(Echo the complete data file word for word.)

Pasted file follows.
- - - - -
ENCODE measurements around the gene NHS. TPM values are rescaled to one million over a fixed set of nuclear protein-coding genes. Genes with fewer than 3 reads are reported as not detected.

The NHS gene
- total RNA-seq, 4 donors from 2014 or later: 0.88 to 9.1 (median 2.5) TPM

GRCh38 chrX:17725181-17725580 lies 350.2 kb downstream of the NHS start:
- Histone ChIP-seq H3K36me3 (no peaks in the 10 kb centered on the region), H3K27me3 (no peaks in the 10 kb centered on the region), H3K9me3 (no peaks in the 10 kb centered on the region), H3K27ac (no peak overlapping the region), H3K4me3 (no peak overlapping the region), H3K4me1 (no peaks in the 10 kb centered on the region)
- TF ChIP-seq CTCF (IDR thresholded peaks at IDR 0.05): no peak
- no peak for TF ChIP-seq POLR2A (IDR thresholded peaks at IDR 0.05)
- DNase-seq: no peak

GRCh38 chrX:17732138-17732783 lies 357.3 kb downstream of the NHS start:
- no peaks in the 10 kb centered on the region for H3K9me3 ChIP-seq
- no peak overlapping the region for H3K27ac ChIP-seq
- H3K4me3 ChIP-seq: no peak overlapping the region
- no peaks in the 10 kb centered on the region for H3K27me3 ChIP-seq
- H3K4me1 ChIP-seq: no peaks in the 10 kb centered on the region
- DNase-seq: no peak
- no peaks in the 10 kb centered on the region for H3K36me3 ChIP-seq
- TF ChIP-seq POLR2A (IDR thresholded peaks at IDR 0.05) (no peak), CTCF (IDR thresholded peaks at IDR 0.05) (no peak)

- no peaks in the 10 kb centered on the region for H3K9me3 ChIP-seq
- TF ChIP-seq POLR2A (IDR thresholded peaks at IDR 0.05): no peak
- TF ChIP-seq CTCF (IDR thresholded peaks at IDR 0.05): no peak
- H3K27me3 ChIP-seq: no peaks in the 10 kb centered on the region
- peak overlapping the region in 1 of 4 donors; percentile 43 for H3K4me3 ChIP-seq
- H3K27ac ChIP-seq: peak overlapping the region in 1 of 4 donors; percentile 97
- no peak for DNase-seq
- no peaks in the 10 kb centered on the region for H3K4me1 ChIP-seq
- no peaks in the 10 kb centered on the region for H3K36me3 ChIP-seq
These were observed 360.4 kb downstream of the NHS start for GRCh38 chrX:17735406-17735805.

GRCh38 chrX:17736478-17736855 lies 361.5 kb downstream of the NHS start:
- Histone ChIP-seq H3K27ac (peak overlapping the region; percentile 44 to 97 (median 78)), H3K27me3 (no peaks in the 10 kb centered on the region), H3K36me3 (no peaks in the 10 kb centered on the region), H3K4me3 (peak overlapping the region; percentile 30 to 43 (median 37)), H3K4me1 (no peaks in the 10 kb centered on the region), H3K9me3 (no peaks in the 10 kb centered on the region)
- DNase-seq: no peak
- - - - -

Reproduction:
ENCODE measurements around the gene NHS. TPM values are rescaled to one million over a fixed set of nuclear protein-coding genes. Genes with fewer than 3 reads are reported as not detected.

The NHS gene
- total RNA-seq, 4 donors from 2014 or later: 0.88 to 9.1 (median 2.5) TPM

GRCh38 chrX:17725181-17725580 lies 350.2 kb downstream of the NHS start:
- Histone ChIP-seq H3K36me3 (no peaks in the 10 kb centered on the region), H3K27me3 (no peaks in the 10 kb centered on the region), H3K9me3 (no peaks in the 10 kb centered on the region), H3K27ac (no peak overlapping the region), H3K4me3 (no peak overlapping the region), H3K4me1 (no peaks in the 10 kb centered on the region)
- TF ChIP-seq CTCF (IDR thresholded peaks at IDR 0.05): no peak
- no peak for TF ChIP-seq POLR2A (IDR thresholded peaks at IDR 0.05)
- DNase-seq: no peak

GRCh38 chrX:17732138-17732783 lies 357.3 kb downstream of the NHS start:
- no peaks in the 10 kb centered on the region for H3K9me3 ChIP-seq
- no peak overlapping the region for H3K27ac ChIP-seq
- H3K4me3 ChIP-seq: no peak overlapping the region
- no peaks in the 10 kb centered on the region for H3K27me3 ChIP-seq
- H3K4me1 ChIP-seq: no peaks in the 10 kb centered on the region
- DNase-seq: no peak
- no peaks in the 10 kb centered on the region for H3K36me3 ChIP-seq
- TF ChIP-seq POLR2A (IDR thresholded peaks at IDR 0.05) (no peak), CTCF (IDR thresholded peaks at IDR 0.05) (no peak)

- no peaks in the 10 kb centered on the region for H3K9me3 ChIP-seq
- TF ChIP-seq POLR2A (IDR thresholded peaks at IDR 0.05): no peak
- TF ChIP-seq CTCF (IDR thresholded peaks at IDR 0.05): no peak
- H3K27me3 ChIP-seq: no peaks in the 10 kb centered on the region
- peak overlapping the region in 1 of 4 donors; percentile 43 for H3K4me3 ChIP-seq
- H3K27ac ChIP-seq: peak overlapping the region in 1 of 4 donors; percentile 97
- no peak for DNase-seq
- no peaks in the 10 kb centered on the region for H3K4me1 ChIP-seq
- no peaks in the 10 kb centered on the region for H3K36me3 ChIP-seq
These were observed 360.4 kb downstream of the NHS start for GRCh38 chrX:17735406-17735805.

GRCh38 chrX:17736478-17736855 lies 361.5 kb downstream of the NHS start:
- Histone ChIP-seq H3K27ac (peak overlapping the region; percentile 44 to 97 (median 78)), H3K27me3 (no peaks in the 10 kb centered on the region), H3K36me3 (no peaks in the 10 kb centered on the region), H3K4me3 (peak overlapping the region; percentile 30 to 43 (median 37)), H3K4me1 (no peaks in the 10 kb centered on the region), H3K9me3 (no peaks in the 10 kb centered on the region)
- DNase-seq: no peak